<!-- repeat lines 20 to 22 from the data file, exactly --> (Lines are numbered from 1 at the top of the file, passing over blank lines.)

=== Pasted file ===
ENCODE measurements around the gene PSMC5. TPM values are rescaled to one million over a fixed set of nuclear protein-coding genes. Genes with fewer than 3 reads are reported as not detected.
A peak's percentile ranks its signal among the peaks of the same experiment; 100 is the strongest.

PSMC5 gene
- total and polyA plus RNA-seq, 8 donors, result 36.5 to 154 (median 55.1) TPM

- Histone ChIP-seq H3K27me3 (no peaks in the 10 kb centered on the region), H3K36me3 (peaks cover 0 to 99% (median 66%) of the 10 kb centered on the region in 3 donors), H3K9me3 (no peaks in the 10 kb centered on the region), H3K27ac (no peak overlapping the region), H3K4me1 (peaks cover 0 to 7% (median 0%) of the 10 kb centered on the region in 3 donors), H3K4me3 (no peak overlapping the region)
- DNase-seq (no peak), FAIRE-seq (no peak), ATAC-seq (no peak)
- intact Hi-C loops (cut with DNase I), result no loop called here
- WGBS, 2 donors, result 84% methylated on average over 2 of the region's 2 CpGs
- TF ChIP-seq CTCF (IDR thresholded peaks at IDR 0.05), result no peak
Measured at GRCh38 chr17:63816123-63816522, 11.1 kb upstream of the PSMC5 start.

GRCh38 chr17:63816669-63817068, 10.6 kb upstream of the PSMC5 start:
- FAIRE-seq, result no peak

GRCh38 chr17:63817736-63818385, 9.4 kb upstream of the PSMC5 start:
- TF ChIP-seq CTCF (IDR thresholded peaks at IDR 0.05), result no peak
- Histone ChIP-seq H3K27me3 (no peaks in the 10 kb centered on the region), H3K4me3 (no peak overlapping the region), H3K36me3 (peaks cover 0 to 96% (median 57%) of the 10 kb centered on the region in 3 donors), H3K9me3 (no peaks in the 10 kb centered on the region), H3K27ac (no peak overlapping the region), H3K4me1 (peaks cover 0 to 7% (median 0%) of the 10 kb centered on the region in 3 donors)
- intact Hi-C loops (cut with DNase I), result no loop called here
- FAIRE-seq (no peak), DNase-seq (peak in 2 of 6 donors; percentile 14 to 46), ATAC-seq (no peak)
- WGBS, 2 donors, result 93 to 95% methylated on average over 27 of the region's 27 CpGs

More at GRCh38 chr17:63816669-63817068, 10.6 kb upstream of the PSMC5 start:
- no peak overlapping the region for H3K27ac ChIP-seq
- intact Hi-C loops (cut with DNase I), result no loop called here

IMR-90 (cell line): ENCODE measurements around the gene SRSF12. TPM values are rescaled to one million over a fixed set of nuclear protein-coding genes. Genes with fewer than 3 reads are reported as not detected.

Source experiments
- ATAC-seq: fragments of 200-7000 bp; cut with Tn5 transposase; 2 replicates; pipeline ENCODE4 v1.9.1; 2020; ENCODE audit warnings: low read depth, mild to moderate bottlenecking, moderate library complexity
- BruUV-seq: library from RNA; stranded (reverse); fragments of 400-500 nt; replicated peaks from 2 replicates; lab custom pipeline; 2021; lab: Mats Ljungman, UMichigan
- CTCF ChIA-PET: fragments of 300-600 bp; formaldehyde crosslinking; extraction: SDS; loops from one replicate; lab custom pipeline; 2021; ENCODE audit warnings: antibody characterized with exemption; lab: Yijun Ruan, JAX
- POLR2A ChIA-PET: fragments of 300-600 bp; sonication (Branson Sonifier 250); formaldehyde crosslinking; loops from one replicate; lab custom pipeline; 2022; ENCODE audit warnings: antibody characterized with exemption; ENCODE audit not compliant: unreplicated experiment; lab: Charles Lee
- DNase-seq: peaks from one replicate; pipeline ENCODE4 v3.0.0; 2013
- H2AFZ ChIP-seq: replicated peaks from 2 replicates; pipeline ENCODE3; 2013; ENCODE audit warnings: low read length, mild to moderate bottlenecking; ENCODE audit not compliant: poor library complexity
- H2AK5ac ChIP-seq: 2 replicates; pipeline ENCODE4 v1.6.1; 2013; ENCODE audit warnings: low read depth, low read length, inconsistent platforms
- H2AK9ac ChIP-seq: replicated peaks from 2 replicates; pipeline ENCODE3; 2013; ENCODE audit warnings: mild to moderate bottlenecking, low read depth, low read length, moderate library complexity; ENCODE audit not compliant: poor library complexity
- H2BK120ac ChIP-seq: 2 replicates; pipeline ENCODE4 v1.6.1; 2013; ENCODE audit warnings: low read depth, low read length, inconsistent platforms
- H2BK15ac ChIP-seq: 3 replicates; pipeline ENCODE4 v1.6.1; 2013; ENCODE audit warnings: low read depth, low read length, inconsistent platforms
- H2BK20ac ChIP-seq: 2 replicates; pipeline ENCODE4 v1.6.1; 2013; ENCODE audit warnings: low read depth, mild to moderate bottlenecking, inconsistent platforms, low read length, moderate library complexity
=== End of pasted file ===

- no peak overlapping the region for H3K27ac ChIP-seq
- intact Hi-C loops (cut with DNase I), result no loop called here

IMR-90 (cell line): ENCODE measurements around the gene SRSF12. TPM values are rescaled to one million over a fixed set of nuclear protein-coding genes. Genes with fewer than 3 reads are reported as not detected.